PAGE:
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Most popular car in Our Fair City

I was driving out of Cambridge yesterday when I saw a fender-bender between 3 Honda Civics and a CR-V. And I thought “How Cambridge is that?”



But while there is general consensus that it used to be a Volvo 240 wagon, there is divergence of opinion on what now constitutes “the” car for Cambridge. Subaru Forester? Mini? Prius? Or the ubiquitous Civic?



This is tongue-in-cheek, of course, but does anyone know if there is registration data online? The Globe used to have 2007 registration info by town (did you know the Subaru Outback was the most popular model in 40 Massachusetts towns?) but it’s gone. All the above are popular “city cars” so I’m not sure Cambridge is unique. Then again, while Boston has parking stickers on the right rear windshield, Cambridge has them on the left…





East Coast residents are notoriusly influenced by advertising rather than actual facts. Ten years after Volvos lost their reputation as “responsible cars” they were still buying them in droves. The difference between perception and realility is about 10 years.

However, no one advertises the Volvo as an unreliable, expensive to maintain Chinese car!

When Ralph Nader left the courtroom after his famous battle with GM many years ago, he was picked up by his girlfriend driving a… Volvo. That would not happen today, since Ralph Nader knows well that these cars are no longer what they used to be, except for safe design.

Subarus are good in snow and ice; a well deserved reputation if you live in snow country. If you live in Cambridge and commute to Boston all that extra technical sophistication is a waste of money and energy.

Where I live, people buy cars based on what they need, what they do and how much money they have. The best selling vehicle is the Ford F-150, followed by the … Honda Civic. Most people I know have campers which need a truck to pull them through the mountains. But most commuters prefer small, well built cars, regardless of who makes them.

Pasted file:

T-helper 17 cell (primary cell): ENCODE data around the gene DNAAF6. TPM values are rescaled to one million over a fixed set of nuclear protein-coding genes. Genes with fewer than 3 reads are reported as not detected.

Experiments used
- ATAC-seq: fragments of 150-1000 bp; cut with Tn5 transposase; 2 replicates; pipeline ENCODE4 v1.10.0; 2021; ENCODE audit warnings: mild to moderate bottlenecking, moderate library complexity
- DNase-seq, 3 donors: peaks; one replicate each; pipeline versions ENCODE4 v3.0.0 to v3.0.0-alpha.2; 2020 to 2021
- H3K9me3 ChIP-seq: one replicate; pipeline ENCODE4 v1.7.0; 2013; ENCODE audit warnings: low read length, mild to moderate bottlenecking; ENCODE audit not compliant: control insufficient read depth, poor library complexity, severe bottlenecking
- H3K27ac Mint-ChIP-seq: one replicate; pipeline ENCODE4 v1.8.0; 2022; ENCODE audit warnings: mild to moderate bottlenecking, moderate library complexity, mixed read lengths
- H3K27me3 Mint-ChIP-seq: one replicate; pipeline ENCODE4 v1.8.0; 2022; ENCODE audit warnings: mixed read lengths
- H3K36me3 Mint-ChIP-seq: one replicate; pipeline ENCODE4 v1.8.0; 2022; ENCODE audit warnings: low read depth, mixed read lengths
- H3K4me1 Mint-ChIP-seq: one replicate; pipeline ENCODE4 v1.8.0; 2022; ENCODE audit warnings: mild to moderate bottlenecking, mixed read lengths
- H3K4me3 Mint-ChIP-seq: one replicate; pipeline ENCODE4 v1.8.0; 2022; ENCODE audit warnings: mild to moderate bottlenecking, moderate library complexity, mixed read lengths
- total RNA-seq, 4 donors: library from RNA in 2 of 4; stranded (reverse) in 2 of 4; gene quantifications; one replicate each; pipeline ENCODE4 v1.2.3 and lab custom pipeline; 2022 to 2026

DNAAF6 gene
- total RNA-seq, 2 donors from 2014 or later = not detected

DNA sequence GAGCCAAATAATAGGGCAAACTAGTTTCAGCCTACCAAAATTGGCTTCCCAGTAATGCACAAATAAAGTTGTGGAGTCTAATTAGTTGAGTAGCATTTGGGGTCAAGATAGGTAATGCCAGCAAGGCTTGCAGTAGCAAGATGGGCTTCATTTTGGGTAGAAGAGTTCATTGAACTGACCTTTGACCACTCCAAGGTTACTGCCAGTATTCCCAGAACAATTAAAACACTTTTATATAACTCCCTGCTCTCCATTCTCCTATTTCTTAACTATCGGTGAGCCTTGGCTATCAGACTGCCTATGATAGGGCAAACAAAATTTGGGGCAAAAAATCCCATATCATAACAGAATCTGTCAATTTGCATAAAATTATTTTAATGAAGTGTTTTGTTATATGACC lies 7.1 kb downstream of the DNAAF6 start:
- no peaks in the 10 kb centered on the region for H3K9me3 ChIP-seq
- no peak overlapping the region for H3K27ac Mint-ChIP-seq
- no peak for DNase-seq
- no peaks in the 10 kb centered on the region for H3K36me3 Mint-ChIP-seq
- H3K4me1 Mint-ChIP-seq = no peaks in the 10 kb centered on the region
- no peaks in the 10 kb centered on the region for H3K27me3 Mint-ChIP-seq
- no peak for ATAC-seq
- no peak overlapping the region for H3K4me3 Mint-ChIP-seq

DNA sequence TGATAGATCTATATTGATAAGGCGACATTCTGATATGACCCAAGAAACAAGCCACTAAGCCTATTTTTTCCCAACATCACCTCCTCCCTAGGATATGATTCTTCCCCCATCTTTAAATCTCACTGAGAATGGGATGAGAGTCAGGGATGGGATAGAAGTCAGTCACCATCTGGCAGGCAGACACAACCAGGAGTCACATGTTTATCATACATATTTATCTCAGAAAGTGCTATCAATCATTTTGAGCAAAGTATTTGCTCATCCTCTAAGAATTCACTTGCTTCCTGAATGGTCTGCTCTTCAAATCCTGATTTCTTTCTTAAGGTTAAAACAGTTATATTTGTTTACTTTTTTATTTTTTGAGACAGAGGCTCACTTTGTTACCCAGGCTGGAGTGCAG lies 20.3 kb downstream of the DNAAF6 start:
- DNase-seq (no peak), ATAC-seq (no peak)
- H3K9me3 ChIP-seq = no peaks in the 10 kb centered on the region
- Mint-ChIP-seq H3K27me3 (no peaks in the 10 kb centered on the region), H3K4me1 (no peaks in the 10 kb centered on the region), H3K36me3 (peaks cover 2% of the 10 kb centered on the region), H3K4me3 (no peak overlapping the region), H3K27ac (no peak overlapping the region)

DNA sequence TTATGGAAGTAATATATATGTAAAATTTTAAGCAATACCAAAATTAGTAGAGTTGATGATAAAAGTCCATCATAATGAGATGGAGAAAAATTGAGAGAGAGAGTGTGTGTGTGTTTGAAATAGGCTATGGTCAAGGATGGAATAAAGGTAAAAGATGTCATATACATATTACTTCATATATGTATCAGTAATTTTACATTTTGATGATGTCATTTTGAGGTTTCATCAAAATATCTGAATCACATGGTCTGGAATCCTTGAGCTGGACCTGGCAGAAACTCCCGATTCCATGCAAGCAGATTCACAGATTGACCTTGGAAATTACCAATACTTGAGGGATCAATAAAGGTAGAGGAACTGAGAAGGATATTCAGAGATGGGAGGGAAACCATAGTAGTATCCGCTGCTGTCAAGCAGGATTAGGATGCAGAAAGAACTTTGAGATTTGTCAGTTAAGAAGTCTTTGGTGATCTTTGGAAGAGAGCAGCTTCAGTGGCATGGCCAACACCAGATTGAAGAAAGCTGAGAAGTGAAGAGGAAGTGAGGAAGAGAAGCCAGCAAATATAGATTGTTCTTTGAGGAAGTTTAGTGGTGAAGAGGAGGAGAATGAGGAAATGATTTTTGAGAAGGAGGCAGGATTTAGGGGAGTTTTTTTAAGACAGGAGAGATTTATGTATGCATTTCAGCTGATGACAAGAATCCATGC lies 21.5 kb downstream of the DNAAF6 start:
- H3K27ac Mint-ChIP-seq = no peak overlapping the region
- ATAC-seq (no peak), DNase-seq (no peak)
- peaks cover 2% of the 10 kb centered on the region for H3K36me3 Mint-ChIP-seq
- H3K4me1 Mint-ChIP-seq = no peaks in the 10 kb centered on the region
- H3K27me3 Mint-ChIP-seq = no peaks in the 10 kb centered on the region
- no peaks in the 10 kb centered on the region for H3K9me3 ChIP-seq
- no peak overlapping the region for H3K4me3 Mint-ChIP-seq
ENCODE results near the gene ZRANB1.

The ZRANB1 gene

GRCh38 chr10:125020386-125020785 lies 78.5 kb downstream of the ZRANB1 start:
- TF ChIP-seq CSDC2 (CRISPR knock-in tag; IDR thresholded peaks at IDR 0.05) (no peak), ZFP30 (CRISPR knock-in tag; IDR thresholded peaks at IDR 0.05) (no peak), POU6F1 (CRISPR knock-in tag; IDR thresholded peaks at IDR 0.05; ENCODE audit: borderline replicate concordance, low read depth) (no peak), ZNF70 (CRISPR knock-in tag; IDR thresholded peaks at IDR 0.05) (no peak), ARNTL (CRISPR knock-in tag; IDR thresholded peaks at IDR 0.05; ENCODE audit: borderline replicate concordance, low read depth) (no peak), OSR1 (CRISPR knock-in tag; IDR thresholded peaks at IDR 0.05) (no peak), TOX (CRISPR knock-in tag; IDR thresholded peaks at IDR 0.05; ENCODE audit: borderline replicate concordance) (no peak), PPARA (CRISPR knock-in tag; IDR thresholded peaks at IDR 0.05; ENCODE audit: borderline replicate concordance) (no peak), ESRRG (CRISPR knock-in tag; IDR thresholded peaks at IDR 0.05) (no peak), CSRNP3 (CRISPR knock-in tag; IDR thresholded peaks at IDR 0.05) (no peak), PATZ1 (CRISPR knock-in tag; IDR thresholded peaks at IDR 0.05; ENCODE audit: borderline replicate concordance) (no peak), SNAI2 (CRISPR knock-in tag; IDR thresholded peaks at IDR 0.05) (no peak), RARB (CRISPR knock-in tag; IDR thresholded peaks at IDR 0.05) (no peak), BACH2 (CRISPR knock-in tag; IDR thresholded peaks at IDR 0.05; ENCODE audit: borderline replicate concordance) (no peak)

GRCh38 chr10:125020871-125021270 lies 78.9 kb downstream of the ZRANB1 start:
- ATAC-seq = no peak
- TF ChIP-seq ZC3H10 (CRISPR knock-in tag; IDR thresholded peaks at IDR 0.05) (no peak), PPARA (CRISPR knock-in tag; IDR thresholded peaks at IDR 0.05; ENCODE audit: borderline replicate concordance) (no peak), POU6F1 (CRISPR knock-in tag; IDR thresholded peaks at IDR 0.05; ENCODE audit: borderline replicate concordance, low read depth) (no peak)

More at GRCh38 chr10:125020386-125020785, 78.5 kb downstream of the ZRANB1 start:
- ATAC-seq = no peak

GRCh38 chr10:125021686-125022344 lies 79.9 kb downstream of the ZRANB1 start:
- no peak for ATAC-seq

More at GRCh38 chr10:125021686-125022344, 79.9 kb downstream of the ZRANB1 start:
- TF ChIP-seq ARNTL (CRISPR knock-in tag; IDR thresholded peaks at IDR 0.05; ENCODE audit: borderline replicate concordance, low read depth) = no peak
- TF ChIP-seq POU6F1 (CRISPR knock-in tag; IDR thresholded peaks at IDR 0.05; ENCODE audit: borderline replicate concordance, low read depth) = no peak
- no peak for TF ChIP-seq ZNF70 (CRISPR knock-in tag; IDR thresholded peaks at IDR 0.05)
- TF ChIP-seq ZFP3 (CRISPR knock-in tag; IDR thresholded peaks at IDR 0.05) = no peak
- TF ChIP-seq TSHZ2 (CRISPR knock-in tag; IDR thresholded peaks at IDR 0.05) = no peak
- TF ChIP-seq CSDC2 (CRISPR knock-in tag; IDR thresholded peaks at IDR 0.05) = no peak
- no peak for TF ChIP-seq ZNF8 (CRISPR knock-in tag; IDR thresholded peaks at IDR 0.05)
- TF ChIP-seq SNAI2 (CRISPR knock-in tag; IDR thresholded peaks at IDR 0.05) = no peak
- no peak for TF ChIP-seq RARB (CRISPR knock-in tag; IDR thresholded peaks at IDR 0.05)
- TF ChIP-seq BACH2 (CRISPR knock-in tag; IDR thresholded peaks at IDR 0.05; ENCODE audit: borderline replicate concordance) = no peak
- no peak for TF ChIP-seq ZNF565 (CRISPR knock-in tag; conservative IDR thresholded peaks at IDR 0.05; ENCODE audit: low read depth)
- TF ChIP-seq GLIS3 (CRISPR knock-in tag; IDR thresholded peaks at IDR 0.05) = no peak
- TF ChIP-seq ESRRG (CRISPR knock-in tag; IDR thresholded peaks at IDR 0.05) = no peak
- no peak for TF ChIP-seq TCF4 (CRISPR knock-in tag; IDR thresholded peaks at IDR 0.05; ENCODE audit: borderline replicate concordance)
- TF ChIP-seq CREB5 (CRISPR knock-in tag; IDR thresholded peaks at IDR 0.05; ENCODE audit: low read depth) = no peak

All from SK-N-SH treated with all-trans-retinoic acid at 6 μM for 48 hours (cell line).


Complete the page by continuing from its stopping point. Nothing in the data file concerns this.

From 1951 through 1953, the lower trim line Plymouth was the Cambridge. The more expensive model was the Cranbrook. I assume that the Plymouth Cambridge was built for residents of “Our Fair City”.
Manufacturers have built vehicles for residents of particular areas. Note that we have the Dodge Dakota for citizens of North and South Dakota, the Dodge Durango for motorists in Durango, Colorado. Of course, Chevrolet had to cover all of Colorado with its compact pickup truck. Chrysler Corporation tried to appeal to the residents of New York with the Chrysler New Yorker. Hyundai got into the act with its Tucson. There was a British company that built a whole line of cars for some Texas residents–these cars were called Austins.

The Cranbrook was a Dodge, I believe, we had a 1952 model, a sqaure black box on wheels. Cranbrook is a small mountain town in the Candian Rockies. After 1953 Plymouths were called Belvedere, Savoy, and Plaza, all upscale British hotels.

The 1952 Dodge models were the Coronet, Meadowbrook and Wayfarer for the U.S. models. The Canadian models had different names and were essentially Plymouths. My parents had a 1952 Dodge Coronet. The 1954 through 1957 Plymouths had the Plaza, Savoy and Belvedere names for the model names. In 1958, the Plaza designation was dropped and the lowest trim line was the Savoy.

You may be right; the Encyclopedia of American cars shows the 1952 Dodge as a Coronet, Wayfarer and Meadowbrooke, while Plymouth has the Cranbrook.

East Coast residents are notoriusly influenced by advertising rather than actual facts. Ten years after Volvos lost their reputation as “responsible cars” they were still buying them in droves. The difference between perception and realility is about 10 years.

However, no one advertises the Volvo as an unreliable, expensive to maintain Chinese car!

When Ralph Nader left the courtroom after his famous battle with GM many years ago, he was picked up by his girlfriend driving a… Volvo. That would not happen today, since Ralph Nader knows well that these cars are no longer what they used to be, except for safe design.

Subarus are good in snow and ice; a well deserved reputation if you live in snow country. If you live in Cambridge and commute to Boston all that extra technical sophistication is a waste of money and energy.

Where I live, people buy cars based on what they need, what they do and how much money they have. The best selling vehicle is the Ford F-150, followed by the … Honda Civic. Most people I know have campers which need a truck to pull them through the mountains. But most commuters prefer small, well built cars, regardless of who makes them.<<

This appears to be written by someone who has never been to Cambridge, MA…But that you drive an F150 - I buy that!

Hey, I’m on the East Coast. And I’m only influenced by empirical data. And my friends are influenced by…ME! I get asked routinely “is XXX a good car”? Except for a select few very close friends, I never recommend a car, I refer them to Consumer Reports and tell them to take test drives.

Ralph Nader was a grand self-promoter who knew nothing about cars. I’d guess that he still knows zip about cars. His disasterous attempts at becoming president suggest to me that he knows little about politics also.

I do agree, however, that the technology of AWD is a waste for someone who never leaves the Boston area.